Edward Bunting was fascinated by the aged harper Denis O’Hampsey. Bunting visited him in Magilligan in the 1790s, making live transcriptions of O’Hampsey’s playing into his pocket notebook, and much later eulogising him in 1840 as some kind of living fossil, preserving a much more ancient strand of the Irish harp tradition than any of the younger harpers.
But I keep thinking about Bunting’s agenda and biases. Far from being Ireland’s “first ethnomusicologist” as he has been described recently, Bunting had a very focused political and colonial-artistic agenda, to “save” the music of the oral tradition by writing it down. It’s very notable that he gave so much attention to O’Hampsey, by far the oldest, and did not transcribe music or traditions at all from young William Carr, a 15 year old harp student at the 1792 Belfast meeting.
O’Hampsey seems to have played up to this framing of him, claiming not to remember his most ancient pieces, saying that they brought back bitter memories. Bunting emphasises his archaic fingernail style and repertory. But there are things that don’t stack up. The prelude “feachain Gleas” which O’Hampsey could only recall the first half of, is curiously harmonic in its structure. O’Hampsey also played a number of baroque divisions attributed to Cornelius Lyons. Some of these (e.g. Lady of the Desart) also have very harmonic basses.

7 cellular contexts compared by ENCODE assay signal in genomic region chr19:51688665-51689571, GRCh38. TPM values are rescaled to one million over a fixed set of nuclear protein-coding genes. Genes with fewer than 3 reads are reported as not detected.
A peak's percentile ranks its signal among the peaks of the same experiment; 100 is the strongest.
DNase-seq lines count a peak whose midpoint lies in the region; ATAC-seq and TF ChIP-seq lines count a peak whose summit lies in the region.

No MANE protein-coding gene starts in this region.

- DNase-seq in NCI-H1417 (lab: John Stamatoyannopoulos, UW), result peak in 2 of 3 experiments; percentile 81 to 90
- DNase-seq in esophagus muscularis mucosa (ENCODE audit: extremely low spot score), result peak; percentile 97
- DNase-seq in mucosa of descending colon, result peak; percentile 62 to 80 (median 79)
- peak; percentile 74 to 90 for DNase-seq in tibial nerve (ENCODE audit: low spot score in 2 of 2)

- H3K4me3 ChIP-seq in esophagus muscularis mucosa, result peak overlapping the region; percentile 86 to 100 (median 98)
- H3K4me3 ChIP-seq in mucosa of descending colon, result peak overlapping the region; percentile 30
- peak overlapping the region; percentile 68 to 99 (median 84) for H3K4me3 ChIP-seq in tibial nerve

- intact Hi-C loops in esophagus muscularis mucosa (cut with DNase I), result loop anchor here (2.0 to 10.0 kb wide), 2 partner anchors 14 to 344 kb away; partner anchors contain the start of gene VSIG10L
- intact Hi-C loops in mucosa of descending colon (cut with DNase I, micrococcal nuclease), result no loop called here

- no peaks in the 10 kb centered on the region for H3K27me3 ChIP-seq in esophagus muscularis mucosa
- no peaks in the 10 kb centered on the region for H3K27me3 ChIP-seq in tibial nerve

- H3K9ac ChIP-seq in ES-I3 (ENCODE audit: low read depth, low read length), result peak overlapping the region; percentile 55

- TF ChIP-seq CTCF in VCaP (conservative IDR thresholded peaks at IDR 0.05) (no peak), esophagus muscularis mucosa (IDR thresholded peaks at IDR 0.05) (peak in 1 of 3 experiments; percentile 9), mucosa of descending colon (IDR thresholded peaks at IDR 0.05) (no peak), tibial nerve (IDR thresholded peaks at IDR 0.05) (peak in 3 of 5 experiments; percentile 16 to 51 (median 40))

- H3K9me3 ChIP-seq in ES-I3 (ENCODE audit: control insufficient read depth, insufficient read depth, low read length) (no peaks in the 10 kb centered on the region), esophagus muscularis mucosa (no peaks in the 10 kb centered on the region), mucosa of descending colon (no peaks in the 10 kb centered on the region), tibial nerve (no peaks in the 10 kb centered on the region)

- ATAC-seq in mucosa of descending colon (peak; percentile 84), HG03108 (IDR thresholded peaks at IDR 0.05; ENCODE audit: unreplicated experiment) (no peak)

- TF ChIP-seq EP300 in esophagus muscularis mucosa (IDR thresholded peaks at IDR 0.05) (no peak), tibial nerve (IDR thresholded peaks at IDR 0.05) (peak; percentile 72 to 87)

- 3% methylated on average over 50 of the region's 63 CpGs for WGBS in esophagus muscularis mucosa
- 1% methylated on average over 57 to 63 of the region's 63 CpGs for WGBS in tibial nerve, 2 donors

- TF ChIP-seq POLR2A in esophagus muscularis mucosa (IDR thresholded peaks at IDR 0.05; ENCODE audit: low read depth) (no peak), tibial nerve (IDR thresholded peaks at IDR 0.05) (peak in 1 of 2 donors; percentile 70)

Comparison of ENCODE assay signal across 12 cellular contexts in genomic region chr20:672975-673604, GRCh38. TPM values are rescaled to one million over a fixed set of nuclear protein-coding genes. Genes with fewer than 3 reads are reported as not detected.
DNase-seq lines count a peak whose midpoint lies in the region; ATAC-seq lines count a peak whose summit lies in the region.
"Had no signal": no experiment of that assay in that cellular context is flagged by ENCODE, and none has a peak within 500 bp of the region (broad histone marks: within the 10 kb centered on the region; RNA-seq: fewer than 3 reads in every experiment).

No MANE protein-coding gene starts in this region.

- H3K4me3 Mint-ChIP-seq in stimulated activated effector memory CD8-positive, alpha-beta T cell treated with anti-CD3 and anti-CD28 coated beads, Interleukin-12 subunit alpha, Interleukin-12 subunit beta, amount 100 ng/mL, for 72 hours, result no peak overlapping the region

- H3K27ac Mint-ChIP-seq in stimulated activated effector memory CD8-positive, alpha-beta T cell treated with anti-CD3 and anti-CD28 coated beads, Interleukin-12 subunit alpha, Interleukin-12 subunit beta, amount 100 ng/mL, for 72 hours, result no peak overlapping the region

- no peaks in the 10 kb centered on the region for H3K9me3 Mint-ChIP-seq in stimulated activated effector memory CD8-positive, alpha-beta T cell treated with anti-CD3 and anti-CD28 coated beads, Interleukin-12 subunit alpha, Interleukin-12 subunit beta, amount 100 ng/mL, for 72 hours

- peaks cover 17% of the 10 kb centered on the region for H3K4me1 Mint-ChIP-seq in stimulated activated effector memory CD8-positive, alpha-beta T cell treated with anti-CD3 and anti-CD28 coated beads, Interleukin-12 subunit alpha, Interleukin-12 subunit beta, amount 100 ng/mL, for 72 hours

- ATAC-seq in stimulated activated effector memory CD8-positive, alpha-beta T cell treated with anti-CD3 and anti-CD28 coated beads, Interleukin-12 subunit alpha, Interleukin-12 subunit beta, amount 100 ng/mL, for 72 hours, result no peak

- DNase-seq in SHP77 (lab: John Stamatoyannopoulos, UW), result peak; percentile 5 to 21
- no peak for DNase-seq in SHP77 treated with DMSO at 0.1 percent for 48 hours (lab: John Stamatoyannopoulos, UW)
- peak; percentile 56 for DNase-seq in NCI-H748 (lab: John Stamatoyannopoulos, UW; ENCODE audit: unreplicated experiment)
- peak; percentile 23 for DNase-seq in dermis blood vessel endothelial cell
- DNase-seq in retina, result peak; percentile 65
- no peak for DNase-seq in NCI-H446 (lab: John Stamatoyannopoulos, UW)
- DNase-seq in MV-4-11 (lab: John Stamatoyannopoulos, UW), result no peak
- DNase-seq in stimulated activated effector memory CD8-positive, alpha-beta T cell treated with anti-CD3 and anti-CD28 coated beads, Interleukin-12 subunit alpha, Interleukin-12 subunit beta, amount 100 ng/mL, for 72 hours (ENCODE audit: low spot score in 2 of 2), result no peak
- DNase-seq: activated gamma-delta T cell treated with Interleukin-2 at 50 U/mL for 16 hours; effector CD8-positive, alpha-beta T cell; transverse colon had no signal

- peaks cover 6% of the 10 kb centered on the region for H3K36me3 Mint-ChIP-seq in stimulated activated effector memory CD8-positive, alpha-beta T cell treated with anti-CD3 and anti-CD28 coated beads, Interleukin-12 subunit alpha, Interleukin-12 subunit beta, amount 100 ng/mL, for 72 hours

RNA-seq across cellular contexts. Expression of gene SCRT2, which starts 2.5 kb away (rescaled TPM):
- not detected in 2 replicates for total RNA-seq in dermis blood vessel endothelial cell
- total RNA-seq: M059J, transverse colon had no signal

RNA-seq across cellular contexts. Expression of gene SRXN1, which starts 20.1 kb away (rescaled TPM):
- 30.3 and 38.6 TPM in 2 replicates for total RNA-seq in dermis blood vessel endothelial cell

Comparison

Lyons is an interesting charachter in the Irish harp tradition. As well as his compositional output, which could have been written for harpsichord if we didn’t know he was an Irish harper, he is known to have been sighted and literate. There is the anecdote of him listening to Carolan compose the tune of Mrs Archdall, and writing it down as a live transcription (beating Bunting by 70 or 80 years!).
Echlin O’Kane was a harp student of Lyons; he was in Cambridge where he played Correlli on his Irish harp, treble and bass. O’Kane also played with long nails.
I am wondering if O’Hampsey’s long nails and advanced years are less to do with him being a fossilised relic of medieval tradition, and more to do with his connection to Lyons; that flourishing scene around 1700 when Irish harp was becoming Europeanised, with harmonies and divisions, (much like the Welsh harp was with blind John Parry going to London to work with Handel).
Did Bunting find O’Hampsey’s repertory, style, and classical/baroque harmonies more accessible than the more traditionalist approach of some of the other, younger players? Does that help explain why Bunting collected so much from O’Hampsey and so little from the likes of Carr, Quin and Linden?
The header image for this post is a detail of my 2007 hand copy of Bunting’s transcription of O’Hampsey’s playing of Lady of the Desart (after QUB Special Collections ms4/29)